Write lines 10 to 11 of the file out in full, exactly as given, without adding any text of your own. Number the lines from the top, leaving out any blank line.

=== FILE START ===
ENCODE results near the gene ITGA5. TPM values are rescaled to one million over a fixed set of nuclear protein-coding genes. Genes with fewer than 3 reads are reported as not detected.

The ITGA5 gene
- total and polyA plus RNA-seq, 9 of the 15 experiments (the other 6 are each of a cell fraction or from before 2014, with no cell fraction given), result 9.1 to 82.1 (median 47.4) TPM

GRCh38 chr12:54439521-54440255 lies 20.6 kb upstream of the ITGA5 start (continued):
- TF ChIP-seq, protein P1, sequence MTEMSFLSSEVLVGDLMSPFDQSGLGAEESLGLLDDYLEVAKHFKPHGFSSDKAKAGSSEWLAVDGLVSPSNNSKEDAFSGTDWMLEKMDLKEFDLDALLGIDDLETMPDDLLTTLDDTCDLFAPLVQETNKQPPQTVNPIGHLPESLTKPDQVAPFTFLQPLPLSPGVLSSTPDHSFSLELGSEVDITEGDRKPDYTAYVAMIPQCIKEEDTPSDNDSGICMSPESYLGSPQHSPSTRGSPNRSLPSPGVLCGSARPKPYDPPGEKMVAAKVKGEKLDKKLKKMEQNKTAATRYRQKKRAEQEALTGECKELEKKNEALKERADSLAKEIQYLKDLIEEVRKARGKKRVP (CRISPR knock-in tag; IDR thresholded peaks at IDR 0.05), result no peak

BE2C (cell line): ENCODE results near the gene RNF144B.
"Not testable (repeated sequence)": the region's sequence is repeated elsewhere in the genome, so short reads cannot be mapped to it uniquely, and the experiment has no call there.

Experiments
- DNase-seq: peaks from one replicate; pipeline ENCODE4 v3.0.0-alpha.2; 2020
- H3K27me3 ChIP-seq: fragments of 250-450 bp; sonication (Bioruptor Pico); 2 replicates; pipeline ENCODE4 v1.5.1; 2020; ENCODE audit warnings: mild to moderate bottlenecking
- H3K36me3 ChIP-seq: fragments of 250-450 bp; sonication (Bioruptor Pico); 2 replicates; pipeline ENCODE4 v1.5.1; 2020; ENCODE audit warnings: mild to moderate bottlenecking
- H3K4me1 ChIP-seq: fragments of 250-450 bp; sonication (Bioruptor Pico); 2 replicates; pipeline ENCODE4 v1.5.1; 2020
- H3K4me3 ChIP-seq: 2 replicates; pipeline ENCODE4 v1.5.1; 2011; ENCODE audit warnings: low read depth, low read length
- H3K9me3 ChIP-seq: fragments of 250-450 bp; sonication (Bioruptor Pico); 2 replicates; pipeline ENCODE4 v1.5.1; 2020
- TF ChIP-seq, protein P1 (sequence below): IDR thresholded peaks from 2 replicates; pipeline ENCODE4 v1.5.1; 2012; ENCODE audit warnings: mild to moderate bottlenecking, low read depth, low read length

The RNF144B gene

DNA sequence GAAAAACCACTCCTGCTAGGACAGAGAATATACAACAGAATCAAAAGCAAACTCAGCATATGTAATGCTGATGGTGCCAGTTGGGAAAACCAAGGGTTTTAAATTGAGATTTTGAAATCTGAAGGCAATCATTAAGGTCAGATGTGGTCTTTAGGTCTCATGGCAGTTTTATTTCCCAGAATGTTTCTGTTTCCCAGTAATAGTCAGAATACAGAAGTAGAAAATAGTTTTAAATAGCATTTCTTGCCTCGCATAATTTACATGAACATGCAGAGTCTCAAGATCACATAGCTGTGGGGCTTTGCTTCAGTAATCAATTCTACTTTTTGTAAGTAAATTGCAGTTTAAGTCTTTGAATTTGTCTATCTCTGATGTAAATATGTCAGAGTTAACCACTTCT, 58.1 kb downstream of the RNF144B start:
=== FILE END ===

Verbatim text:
- H3K27me3 ChIP-seq: fragments of 250-450 bp; sonication (Bioruptor Pico); 2 replicates; pipeline ENCODE4 v1.5.1; 2020; ENCODE audit warnings: mild to moderate bottlenecking
- H3K36me3 ChIP-seq: fragments of 250-450 bp; sonication (Bioruptor Pico); 2 replicates; pipeline ENCODE4 v1.5.1; 2020; ENCODE audit warnings: mild to moderate bottlenecking